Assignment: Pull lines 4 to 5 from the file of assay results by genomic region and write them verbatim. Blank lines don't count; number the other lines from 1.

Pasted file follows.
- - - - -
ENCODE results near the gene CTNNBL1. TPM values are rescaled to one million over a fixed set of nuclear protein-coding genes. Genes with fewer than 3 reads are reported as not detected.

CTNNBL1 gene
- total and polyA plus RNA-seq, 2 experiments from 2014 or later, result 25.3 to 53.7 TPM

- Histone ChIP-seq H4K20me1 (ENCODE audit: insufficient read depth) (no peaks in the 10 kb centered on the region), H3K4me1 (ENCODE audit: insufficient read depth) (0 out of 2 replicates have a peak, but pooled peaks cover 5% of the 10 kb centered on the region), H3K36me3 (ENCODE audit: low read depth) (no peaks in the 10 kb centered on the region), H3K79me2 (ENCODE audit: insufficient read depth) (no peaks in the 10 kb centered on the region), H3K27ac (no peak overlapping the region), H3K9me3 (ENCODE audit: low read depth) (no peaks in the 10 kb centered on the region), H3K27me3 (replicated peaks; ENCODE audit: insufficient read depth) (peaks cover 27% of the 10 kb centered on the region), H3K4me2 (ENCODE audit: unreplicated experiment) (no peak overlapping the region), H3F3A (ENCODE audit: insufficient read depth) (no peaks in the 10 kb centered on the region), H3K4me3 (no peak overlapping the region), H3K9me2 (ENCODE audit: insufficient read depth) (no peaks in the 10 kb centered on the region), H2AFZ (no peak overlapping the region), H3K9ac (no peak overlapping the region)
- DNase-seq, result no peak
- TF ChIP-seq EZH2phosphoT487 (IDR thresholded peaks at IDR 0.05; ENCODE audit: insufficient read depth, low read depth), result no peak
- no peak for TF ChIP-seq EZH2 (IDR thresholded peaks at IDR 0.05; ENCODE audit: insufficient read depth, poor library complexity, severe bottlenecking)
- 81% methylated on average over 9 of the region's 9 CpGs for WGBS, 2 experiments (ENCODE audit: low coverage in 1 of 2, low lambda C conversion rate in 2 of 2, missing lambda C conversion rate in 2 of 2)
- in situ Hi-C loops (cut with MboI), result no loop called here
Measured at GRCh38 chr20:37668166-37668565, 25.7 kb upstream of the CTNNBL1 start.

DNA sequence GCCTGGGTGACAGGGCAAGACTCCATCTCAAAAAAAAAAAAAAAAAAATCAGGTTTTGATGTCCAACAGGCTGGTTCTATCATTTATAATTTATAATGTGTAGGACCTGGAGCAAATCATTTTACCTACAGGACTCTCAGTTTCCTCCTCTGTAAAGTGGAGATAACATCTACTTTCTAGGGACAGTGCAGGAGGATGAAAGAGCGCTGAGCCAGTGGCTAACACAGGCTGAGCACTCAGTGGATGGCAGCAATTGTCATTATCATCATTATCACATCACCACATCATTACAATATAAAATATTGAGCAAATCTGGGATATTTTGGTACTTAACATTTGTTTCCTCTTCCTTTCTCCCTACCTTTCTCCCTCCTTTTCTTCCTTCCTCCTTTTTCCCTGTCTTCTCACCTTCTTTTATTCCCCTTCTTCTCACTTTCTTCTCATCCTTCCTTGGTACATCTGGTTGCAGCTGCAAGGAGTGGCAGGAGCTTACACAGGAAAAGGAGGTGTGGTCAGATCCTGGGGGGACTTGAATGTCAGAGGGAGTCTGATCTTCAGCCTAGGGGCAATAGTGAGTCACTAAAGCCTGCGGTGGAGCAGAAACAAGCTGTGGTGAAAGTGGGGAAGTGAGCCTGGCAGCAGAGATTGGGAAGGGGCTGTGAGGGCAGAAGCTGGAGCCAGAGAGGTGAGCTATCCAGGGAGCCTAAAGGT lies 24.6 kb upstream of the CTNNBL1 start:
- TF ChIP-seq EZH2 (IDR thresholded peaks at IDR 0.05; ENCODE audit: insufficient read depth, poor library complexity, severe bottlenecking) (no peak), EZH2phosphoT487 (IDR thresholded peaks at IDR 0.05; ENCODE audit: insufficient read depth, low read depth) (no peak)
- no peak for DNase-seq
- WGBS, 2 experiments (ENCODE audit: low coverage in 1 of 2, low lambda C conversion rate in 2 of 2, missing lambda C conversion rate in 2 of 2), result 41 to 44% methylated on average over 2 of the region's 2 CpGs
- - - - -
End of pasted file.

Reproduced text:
- Histone ChIP-seq H4K20me1 (ENCODE audit: insufficient read depth) (no peaks in the 10 kb centered on the region), H3K4me1 (ENCODE audit: insufficient read depth) (0 out of 2 replicates have a peak, but pooled peaks cover 5% of the 10 kb centered on the region), H3K36me3 (ENCODE audit: low read depth) (no peaks in the 10 kb centered on the region), H3K79me2 (ENCODE audit: insufficient read depth) (no peaks in the 10 kb centered on the region), H3K27ac (no peak overlapping the region), H3K9me3 (ENCODE audit: low read depth) (no peaks in the 10 kb centered on the region), H3K27me3 (replicated peaks; ENCODE audit: insufficient read depth) (peaks cover 27% of the 10 kb centered on the region), H3K4me2 (ENCODE audit: unreplicated experiment) (no peak overlapping the region), H3F3A (ENCODE audit: insufficient read depth) (no peaks in the 10 kb centered on the region), H3K4me3 (no peak overlapping the region), H3K9me2 (ENCODE audit: insufficient read depth) (no peaks in the 10 kb centered on the region), H2AFZ (no peak overlapping the region), H3K9ac (no peak overlapping the region)
- DNase-seq, result no peak